The text explores how the harsh environment of the Australian bush forces the subversion of cultural identity. The mother in the text has her role and identity subverted into that of a male’s, as a result of the father’s absence from the family. This is represented through the juxtaposition in, ‘the gaunt, sun-browned bush woman dashes from the kitchen,’ the writer compares the kitchen to a woman who is surprisingly different in appearance to that of a female living in a normal urban culture. Her appearance as tanned and gaunt is not suited to the usual social norm of Australia at the time. The writer purposely contrasts these two things together to contrast the uniqueness of bush culture. The kitchen is a domesticated area which is suited to the female. The audience expects a clean and presentable, healthy woman to come out from here, but instead they find an emaciated woman deprived of energy and strength. This lethargy showcases that the woman has been working extremely hard, much more than her usual domesticated roles. Further elicited by the adjective of ‘sun-browned’ the audience knows the woman has worked outside as well – taking on the roles of the male. This is extremely unique as to the more laid-back, domesticated life of a woman in urban culture. The woman is dominant in the bush environment, not the male. Thus, it is clear that cultural experiences in the bush are far different to other urban cultures. Lawson has effectively represented this through his manipulation of language and is able to portray a unique experience of culture in the Australian bush where identities are subverted.
The composer highlights a unique culture of the Australian bush by portraying it as an arid, harsh, and brutal environment which is desolate from any help or assistance. The use of distinctive visuals paints a picture of a barren outback where life is a struggle. This struggle is represented through the visual imagery in, ‘four ragged, dried up children,’ which shows the profound effect the Australian outback has had on its inhabitants. The composer creates a vivid picture of withered and weak young boys created by the Australian bush. Unlike the usual environment, where children would be more active, healthy, and clean, Australian bush culture has shown to be suppressive the people living there. In addition, the adjective of ‘dried-up’ being used to describe the children emphasizes how severe bush culture affects the people living there. It would normally be used to describe inanimate objects, but instead has described a living thing – the children take on characteristics of a dry environment. Furthermore, through the negative connotation in, ‘no horizon…nothing to relieve the eye…,’ with the repetition of the negative terms ‘no’ and ‘nothing,’ an image of a barren, desolate and arid land is pictured. The audience sees a depressing land where ‘nothing is relieving’ in sight. Lawson has illuminated the hardships of a unique bush culture where all is struggle and adversity, due to its harsh environment. He has showcased a unique culture that is diverse to an urban culture where life is much easier because of the better environment.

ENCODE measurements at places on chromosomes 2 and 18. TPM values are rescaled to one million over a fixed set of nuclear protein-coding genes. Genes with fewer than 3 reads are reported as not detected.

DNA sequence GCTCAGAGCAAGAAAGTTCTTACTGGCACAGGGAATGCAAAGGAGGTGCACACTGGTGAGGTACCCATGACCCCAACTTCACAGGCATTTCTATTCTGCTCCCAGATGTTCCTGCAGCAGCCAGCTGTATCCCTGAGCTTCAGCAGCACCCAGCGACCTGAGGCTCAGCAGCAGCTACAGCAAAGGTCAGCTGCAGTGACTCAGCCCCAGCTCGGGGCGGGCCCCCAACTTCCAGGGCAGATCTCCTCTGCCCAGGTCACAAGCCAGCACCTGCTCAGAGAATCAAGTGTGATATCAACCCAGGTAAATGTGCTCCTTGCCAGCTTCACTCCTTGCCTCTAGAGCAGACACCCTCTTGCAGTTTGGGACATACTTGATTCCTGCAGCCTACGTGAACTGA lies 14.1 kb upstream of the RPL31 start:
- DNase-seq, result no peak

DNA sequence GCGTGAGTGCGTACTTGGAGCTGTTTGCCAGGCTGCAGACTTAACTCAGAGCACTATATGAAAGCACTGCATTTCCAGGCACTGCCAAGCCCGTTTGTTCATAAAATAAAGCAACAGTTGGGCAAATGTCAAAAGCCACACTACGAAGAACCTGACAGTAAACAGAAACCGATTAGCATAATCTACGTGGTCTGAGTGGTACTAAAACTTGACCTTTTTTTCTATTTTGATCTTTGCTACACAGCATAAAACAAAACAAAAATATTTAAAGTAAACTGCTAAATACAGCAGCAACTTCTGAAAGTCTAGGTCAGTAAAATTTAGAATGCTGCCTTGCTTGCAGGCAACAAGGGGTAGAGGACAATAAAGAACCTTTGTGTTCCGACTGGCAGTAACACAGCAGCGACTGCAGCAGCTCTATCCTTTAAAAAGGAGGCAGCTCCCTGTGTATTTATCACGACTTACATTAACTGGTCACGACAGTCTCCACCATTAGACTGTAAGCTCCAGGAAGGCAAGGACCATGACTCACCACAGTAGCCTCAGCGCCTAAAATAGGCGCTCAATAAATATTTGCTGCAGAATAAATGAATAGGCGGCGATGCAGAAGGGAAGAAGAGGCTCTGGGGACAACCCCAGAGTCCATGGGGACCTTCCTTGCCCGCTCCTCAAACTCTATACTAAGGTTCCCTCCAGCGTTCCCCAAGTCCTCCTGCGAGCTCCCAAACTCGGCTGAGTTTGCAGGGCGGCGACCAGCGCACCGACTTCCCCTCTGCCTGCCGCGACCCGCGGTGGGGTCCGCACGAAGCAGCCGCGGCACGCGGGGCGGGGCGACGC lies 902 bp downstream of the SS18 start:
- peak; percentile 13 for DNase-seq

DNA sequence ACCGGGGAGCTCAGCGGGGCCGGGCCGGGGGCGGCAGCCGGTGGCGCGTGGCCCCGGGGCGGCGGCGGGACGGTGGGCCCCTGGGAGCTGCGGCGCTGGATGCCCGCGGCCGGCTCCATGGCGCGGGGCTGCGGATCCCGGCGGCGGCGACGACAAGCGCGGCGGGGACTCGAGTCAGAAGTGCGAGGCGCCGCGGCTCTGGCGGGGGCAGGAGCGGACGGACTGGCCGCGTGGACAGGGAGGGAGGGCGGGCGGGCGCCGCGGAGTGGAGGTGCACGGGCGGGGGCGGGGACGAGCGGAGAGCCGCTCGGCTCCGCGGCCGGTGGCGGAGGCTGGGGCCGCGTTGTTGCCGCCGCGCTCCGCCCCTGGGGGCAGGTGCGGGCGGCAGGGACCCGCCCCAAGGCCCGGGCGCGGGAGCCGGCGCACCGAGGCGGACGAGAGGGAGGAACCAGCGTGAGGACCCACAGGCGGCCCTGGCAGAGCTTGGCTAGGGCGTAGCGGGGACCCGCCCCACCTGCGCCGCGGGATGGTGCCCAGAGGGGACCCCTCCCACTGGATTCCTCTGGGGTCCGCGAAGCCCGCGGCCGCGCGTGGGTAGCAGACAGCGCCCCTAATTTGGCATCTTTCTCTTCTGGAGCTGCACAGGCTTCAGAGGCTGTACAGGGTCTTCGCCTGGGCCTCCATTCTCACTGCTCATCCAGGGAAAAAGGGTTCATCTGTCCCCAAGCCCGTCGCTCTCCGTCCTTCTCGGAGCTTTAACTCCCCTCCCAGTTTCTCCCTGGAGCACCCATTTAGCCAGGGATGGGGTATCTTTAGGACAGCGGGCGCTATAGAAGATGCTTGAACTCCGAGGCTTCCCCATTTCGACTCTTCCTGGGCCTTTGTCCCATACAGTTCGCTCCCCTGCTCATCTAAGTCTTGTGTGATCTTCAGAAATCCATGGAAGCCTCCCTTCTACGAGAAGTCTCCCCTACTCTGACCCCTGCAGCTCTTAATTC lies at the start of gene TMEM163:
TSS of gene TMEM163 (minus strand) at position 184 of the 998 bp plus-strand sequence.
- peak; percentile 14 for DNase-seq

Lawson highlights how the unique culture of the Australian bushland puts gender dominance to a more extreme level. Tommy, the eldest son, reflects his father as well as the male culture pertinent to the time. Through the exclamatory sentence in, “Stop there, mother! I’ll have him! Stand back!”, the audience is shown a picture of a young boy pushing his mother back to protect her from the danger of the snake. In widespread culture, the father would be the dominator of the family who seeks to protect his children and family. However, Lawson has showcased here that due to the absence of the father, the male children have stepped up to protect the household. Tommy’s actions showcase this where he believes he is able to protect his mother from the danger. In addition, the dialogue of “stand back” shows how Tommy confidently believes he is able of removing the threat and his mother is not. This further showcases how a unique bush environment with harsh conditions can force gender dominance to a much higher level. Community culture in the bush is unique to urban culture as the youngsters living there are made to be defenders of the family, not the adults. Lawson’s effective manipulation of language causes the audience to understand an exclusive environment which is far different from other cultures.
In The Drover’s Wife, Henry Lawson illuminates the unique aspects of community culture in the Australian bushland and how these aspects significantly differ to experiences of Australians living in urban areas. Through the manipulation of stylistic features of language, Lawson portrays the culture of the Australian outback were struggles and hardships are never uncommon. The frequency of the harsh, arid environment adds to the struggle of life. The text has accurately depicted the unique culture of bushland in the Australian context, and audiences have their understandings enlightened from the effective manipulation of language to portray a special environment.